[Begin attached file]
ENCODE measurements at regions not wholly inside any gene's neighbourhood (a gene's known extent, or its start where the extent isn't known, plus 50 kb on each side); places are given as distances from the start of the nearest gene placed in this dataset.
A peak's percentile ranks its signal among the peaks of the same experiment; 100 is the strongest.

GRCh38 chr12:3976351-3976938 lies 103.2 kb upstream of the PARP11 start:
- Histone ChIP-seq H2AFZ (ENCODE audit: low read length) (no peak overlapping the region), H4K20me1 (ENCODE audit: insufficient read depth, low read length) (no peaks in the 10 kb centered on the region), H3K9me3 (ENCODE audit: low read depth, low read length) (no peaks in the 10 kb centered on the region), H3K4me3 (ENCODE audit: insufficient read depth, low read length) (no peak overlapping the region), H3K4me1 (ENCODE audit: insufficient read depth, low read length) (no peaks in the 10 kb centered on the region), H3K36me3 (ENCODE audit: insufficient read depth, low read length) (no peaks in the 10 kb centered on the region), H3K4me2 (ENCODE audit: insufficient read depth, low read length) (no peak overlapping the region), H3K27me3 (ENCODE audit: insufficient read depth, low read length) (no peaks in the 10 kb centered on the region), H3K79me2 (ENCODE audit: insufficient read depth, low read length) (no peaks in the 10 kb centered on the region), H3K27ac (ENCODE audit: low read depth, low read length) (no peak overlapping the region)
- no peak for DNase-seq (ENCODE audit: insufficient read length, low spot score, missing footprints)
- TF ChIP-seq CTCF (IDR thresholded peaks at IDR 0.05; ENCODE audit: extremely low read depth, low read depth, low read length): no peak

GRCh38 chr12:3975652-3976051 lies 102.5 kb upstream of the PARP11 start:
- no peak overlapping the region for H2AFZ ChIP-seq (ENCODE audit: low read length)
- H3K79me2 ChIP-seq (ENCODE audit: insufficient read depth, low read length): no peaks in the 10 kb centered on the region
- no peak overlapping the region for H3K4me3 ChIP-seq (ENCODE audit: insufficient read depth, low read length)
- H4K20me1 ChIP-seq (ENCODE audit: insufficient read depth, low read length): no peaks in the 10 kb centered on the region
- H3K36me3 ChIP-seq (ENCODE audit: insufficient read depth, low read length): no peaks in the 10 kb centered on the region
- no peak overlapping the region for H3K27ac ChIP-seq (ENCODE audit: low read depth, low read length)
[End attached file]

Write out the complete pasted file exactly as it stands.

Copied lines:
ENCODE measurements at regions not wholly inside any gene's neighbourhood (a gene's known extent, or its start where the extent isn't known, plus 50 kb on each side); places are given as distances from the start of the nearest gene placed in this dataset.
A peak's percentile ranks its signal among the peaks of the same experiment; 100 is the strongest.

GRCh38 chr12:3976351-3976938 lies 103.2 kb upstream of the PARP11 start:
- Histone ChIP-seq H2AFZ (ENCODE audit: low read length) (no peak overlapping the region), H4K20me1 (ENCODE audit: insufficient read depth, low read length) (no peaks in the 10 kb centered on the region), H3K9me3 (ENCODE audit: low read depth, low read length) (no peaks in the 10 kb centered on the region), H3K4me3 (ENCODE audit: insufficient read depth, low read length) (no peak overlapping the region), H3K4me1 (ENCODE audit: insufficient read depth, low read length) (no peaks in the 10 kb centered on the region), H3K36me3 (ENCODE audit: insufficient read depth, low read length) (no peaks in the 10 kb centered on the region), H3K4me2 (ENCODE audit: insufficient read depth, low read length) (no peak overlapping the region), H3K27me3 (ENCODE audit: insufficient read depth, low read length) (no peaks in the 10 kb centered on the region), H3K79me2 (ENCODE audit: insufficient read depth, low read length) (no peaks in the 10 kb centered on the region), H3K27ac (ENCODE audit: low read depth, low read length) (no peak overlapping the region)
- no peak for DNase-seq (ENCODE audit: insufficient read length, low spot score, missing footprints)
- TF ChIP-seq CTCF (IDR thresholded peaks at IDR 0.05; ENCODE audit: extremely low read depth, low read depth, low read length): no peak

GRCh38 chr12:3975652-3976051 lies 102.5 kb upstream of the PARP11 start:
- no peak overlapping the region for H2AFZ ChIP-seq (ENCODE audit: low read length)
- H3K79me2 ChIP-seq (ENCODE audit: insufficient read depth, low read length): no peaks in the 10 kb centered on the region
- no peak overlapping the region for H3K4me3 ChIP-seq (ENCODE audit: insufficient read depth, low read length)
- H4K20me1 ChIP-seq (ENCODE audit: insufficient read depth, low read length): no peaks in the 10 kb centered on the region
- H3K36me3 ChIP-seq (ENCODE audit: insufficient read depth, low read length): no peaks in the 10 kb centered on the region
- no peak overlapping the region for H3K27ac ChIP-seq (ENCODE audit: low read depth, low read length)